by Jimmy Fox
The planet’s ability to provide useful materials and absorb wastes (its biocapacity) is deemed essential to sustain human life. Yet consumption of those useful materials (our ecological footprint) per person is rising at an alarming and unsustainable rate. According to the Global Footprint Network, humanity currently uses the equivalent of 1.5 planets worth of biocapacity per year. Stated another way, it takes the Earth 1.5 years to regenerate what we use and waste in a year. Here in the USA the average person’s ecological footprint in 2010 was approximately 8 soccer fields per person per year — the largest of any nation — while the global capacity in the same year was estimated to be about 2 per person. What this tells us is we Americans are not living within our means. In addition to deficit spending we are, in fact, deficit living. And other countries are not far behind.
Today this reality is a conundrum for anyone with an ecological conscious, particularly an American in the field of conservation. Current production and consumption of energy (for our bodies and machines) directly and indirectly create a suite of problems from loss of habitat to pollution. For conservationists, the 800-lb gorilla in the room is our society’s pursuit of economic growth fueled by conspicuous consumption. Quite simply our country’s gross domestic product (GDP) serves as a self-evident indicator for loss of nature and liquidation of our shrinking resource base. As conservationists, we need to bring this gorilla out of the corner and help friends and neighbors understand the problem. It’s time to have frank conversations about the need for intelligent consumption, recycling and reusing, and stabilizing human population.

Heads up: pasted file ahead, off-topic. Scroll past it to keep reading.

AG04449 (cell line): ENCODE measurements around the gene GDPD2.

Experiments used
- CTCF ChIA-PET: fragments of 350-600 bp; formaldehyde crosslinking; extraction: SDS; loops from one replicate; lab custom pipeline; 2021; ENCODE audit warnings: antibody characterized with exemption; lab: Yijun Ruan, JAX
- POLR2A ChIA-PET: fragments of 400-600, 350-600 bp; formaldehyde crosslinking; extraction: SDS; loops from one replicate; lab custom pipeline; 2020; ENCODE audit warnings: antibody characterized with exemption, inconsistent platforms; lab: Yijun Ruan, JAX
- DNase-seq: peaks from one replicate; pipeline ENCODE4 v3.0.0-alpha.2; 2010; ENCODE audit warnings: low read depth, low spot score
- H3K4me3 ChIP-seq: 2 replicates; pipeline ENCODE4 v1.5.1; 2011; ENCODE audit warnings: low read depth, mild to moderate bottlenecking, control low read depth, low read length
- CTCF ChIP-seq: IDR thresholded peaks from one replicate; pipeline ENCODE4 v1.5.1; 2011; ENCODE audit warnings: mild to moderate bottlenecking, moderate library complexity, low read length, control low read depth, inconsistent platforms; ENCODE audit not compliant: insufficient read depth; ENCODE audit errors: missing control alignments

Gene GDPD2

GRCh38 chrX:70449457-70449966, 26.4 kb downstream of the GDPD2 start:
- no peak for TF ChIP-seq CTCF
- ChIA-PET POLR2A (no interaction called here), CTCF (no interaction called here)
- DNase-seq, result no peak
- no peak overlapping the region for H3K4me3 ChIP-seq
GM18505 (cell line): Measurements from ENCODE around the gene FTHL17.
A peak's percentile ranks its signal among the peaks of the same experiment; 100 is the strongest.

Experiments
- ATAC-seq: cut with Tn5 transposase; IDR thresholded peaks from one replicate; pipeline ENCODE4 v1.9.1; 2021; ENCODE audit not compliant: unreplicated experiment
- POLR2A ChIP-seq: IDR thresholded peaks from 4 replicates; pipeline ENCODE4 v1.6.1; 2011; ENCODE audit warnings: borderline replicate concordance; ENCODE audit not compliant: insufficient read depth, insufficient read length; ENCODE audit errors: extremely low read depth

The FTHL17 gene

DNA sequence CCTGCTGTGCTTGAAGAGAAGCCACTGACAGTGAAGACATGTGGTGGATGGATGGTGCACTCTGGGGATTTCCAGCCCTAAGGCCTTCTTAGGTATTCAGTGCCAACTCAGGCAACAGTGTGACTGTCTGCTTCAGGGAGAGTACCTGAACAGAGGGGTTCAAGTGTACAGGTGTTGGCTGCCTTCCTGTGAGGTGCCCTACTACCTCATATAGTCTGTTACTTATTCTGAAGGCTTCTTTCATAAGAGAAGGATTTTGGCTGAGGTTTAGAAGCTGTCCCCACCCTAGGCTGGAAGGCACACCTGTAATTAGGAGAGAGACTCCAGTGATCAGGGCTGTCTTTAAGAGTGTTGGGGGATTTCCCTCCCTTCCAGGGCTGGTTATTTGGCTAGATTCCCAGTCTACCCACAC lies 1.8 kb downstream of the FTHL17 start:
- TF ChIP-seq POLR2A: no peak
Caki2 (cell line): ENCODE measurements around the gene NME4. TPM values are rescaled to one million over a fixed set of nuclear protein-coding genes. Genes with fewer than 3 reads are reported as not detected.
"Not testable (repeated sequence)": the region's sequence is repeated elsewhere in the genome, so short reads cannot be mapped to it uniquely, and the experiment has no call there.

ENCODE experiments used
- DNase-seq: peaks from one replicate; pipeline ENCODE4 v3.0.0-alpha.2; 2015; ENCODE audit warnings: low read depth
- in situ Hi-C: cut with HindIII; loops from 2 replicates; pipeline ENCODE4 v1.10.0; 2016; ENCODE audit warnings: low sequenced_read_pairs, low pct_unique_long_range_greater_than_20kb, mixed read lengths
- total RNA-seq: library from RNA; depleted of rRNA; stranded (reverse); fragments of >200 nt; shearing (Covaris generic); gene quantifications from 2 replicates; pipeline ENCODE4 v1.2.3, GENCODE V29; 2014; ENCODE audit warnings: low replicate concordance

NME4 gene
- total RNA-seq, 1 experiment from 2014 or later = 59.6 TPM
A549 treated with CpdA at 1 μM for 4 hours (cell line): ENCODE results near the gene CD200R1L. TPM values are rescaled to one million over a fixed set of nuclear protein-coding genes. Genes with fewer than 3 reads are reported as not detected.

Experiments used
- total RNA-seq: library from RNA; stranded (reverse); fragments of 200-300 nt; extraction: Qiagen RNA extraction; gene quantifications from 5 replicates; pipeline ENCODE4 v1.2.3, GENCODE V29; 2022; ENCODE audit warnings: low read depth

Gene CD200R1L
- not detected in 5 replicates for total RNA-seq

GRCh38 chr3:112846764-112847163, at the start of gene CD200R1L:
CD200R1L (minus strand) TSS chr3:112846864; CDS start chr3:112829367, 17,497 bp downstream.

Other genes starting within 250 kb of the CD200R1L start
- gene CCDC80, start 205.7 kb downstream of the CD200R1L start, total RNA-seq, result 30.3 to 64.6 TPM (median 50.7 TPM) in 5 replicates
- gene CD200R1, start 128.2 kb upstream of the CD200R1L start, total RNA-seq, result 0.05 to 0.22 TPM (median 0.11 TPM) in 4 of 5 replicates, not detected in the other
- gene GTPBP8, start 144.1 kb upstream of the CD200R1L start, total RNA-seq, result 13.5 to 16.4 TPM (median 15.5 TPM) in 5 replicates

Some will say this is too radical and not an issue a conservationist should be wading into. I would argue nothing is more important or in need of leadership. In the past Olaus Murie, Aldo Leopold, and Rachel Carson spoke to the matter. In 1948, articulating the need for a land ethic, Aldo Leopold wrote, “Our bigger-and-better society is now like a hypochondriac, so obsessed with its own economic health as to have lost the capacity to remain healthy.” Approximately ten years later, Olaus Murie pressed for the establishment of the Arctic National Wildlife Refuge and believed it was emblematic of, “the real problem of what the human species is to do with this Earth.”
Today, Dr. Curt Meine (author of Correction Lines), Dr. Julianne Warren (author of Aldo Leopold’s Odyssey), and Dr. Brian Czech (author of Shoveling Fuel for a Runaway Train and Supply Shock: Economic Growth at the Crossroads and the Steady State Solution) are Americans in the field of science writing and speaking passionately about the real problem. I encourage you to follow their work. If reading books isn’t your cup of tea or you’re short of time, check out the Aldo Leopold Foundation’s documentary, Green Fire and Rob Dietz and Dan O’Neill’s call for a steady state economy in Enough is Enough, or if you’re into Hollywood entertainment, watch Wall-E with the kids for an exploration of where we could be headed.